Former Florida Republican Governor Charlie won the state's Democratic gubernatorial primary tonight.
In his writeup on Crist's defeat of an overmatched challenger, the Politico's James Hohmann wrote that "Only four years ago Crist was a governor who had run for office as a rock-ribbed conservative." That wording is a bit too clever. One might argue that Hohmann is merely claiming that Crist ran as a "conservative" in 2006 on the coattails Jeb Bush's successful and largely conservative previous eight years as Florida's governor. But Crist certainly didn't flaunt the label, and by mid-2007 it was obvious that he was governing as a "Schwarzenegger-style Republican moderate" — making it clear that any campaign claim to being genuinely conservative was a false front. Excerpts follow the jump (bolds are mine):
Florida Democrats nominate Charlie Crist
Florida Democrats nominated Charlie Crist for governor on Tuesday, an unsurprising but nonetheless remarkable victory for the former Republican.
The 58-year-old’s easy win over former state Sen. Nan Rich in Tuesday’s primary caps a stunning turnaround. Only four years ago Crist was a governor who had run for office as a rock-ribbed conservative. In the 1990s, he’d embraced the nickname “Chain-Gang Charlie” as a tough-on-crime state senator.
... Some Democrats were slow to embrace an old nemesis as their standard-bearer, but the party’s campaign strategists recognized that Crist represented their best bet to defeat his polarizing Republican successor, Rick Scott, as governor.
... Florida chief financial officer Jeff Atwater, a surrogate for Scott, congratulated Crist on his win in the Democratic primary with an attack.
“Being Governor requires one to make tough decisions. When Charlie Crist was asked to step up and make the hard decisions, he walked away,” Atwater said, a reference to his decision to run for Senate instead of a second term as governor. “Charlie Crist walked away in our toughest hour and didn’t give a care in the world about suffering Floridians because he thought it was in the best interest of his political future to avoid the hard times and hard decisions.”
Scott echoed that sentiment in a separate statement, calling Crist “a governor who sent our state into a tailspin.”
How much of a tailspin? Hohmann wouldn't tell us, so yours truly will:
Florida's economy lost over 900,000 payroll jobs during Crist's first three years in office — over 11 percent of its workforce. With the exception of Nevada and perhaps one or two other very small states, that's the worst percentage of job bleed in the entire nation during that time — even worse than Michigan's and Ohio's. The Sunshine State's economy began losing jobs before most of the rest of the nation, while job gains during the first year after the early-2010 trough were weak.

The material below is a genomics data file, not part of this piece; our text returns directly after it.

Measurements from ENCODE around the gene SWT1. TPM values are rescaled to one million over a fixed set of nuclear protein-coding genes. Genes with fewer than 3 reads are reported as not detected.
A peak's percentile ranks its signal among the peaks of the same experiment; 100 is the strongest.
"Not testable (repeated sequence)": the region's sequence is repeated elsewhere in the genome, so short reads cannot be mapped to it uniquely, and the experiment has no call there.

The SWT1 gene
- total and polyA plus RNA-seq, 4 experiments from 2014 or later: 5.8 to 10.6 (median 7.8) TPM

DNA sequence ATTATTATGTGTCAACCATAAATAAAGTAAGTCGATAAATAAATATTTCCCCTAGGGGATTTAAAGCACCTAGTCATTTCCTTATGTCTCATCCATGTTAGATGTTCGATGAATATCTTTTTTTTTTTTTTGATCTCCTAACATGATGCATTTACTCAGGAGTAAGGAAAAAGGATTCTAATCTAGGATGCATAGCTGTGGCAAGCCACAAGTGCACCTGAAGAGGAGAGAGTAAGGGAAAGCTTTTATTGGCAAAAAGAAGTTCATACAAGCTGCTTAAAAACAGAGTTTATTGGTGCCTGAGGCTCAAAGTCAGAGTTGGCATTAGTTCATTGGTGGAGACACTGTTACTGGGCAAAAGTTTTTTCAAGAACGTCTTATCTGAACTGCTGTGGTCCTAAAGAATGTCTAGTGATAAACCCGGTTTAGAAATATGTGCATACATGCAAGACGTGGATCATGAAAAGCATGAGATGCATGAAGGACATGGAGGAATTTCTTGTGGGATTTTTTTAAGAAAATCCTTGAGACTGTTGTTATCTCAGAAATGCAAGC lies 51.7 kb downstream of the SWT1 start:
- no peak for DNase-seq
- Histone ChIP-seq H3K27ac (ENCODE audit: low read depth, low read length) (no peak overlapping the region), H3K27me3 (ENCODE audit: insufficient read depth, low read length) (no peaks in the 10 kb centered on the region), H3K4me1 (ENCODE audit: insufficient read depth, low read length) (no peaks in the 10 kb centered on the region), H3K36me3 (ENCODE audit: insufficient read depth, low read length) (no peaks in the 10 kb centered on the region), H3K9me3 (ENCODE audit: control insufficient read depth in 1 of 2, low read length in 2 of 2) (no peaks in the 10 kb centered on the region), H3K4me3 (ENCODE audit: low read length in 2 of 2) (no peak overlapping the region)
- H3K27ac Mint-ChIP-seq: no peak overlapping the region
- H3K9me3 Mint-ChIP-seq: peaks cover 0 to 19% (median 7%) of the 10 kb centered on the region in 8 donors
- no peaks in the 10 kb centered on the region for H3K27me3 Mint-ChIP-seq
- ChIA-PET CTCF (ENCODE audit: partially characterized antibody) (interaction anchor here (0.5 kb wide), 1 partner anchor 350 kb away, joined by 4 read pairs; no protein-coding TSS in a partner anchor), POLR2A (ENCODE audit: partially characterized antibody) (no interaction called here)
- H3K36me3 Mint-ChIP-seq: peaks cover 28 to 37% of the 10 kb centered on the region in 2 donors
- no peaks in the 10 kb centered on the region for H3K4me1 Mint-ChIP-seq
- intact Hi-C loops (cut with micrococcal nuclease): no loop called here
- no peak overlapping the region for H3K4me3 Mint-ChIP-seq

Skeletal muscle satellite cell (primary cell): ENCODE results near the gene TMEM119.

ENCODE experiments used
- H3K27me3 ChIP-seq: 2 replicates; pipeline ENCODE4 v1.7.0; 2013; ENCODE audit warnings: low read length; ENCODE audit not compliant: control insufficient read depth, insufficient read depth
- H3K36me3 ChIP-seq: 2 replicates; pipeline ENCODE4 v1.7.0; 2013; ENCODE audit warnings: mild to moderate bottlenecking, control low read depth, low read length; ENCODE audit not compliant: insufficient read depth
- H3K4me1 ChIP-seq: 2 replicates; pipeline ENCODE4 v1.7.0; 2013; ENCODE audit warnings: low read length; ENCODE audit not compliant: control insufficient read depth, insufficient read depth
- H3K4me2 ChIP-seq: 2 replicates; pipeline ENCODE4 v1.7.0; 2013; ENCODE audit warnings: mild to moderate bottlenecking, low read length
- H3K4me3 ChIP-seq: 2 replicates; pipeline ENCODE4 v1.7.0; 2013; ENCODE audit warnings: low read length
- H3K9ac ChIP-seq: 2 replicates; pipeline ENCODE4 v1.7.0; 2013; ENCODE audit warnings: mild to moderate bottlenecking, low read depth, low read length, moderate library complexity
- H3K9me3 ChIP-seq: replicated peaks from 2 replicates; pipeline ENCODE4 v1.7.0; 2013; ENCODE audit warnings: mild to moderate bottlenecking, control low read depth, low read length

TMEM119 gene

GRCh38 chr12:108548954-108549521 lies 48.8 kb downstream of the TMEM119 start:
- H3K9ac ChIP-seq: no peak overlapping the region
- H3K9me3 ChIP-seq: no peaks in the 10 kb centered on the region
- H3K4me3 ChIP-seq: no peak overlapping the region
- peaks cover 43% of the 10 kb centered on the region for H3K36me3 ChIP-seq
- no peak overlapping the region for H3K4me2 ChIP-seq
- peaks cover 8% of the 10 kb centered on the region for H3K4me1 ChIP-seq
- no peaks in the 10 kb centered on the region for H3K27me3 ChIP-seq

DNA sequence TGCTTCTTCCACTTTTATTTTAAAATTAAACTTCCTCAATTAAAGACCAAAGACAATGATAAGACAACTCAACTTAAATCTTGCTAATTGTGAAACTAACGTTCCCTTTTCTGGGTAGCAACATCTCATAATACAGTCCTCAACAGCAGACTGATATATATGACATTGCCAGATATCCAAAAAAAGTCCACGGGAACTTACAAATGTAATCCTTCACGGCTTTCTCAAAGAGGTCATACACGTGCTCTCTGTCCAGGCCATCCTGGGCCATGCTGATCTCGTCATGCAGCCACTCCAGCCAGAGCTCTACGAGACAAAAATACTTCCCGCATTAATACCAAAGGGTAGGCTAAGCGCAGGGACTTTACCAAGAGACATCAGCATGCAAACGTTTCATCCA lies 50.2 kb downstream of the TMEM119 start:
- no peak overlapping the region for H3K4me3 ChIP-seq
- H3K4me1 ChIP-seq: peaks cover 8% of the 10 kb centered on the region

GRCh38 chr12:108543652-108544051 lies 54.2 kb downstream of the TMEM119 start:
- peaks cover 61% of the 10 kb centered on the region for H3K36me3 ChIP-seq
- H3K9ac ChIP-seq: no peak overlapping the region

Under Scott, Florida has, in one of the nation's better performances, picked up almost 600,000 jobs, and the unemployment rate has dropped from a Crist-era high of 11.4 percent to 6.2 percent. Judging on employment results alone, it seems beyond amazing that Crist is even competitive, let alone that he appears to have chance of winning. One suspects that without the active assistance of Florida's media establishment, Crist wouldn't have a prayer.
Crist's "Schwarzenegger-style" governing made him an easy target for a mostly genuine conservative Marco Rubio in the 2010 U.S. Senate contest. In a desperate move, Crist became an independent when it became obvious that the GOP Senate primary would be a wipe-out (some "rock-ribbed conservative"). Rubio handily won the general election over Crist and Democrat Kendrick Meek by a stunning 19 points and 29 points, respectively.
Jim Hohmann's report is a weak effort whose primary purpose appears to be to give aid and comfort to Democrats in their attempt to unseat the supposedly "polarizing" Rick Scott. When was the last time the establishment press called any Democrat "polarizing"?
Cross-posted at BizzyBlog.com.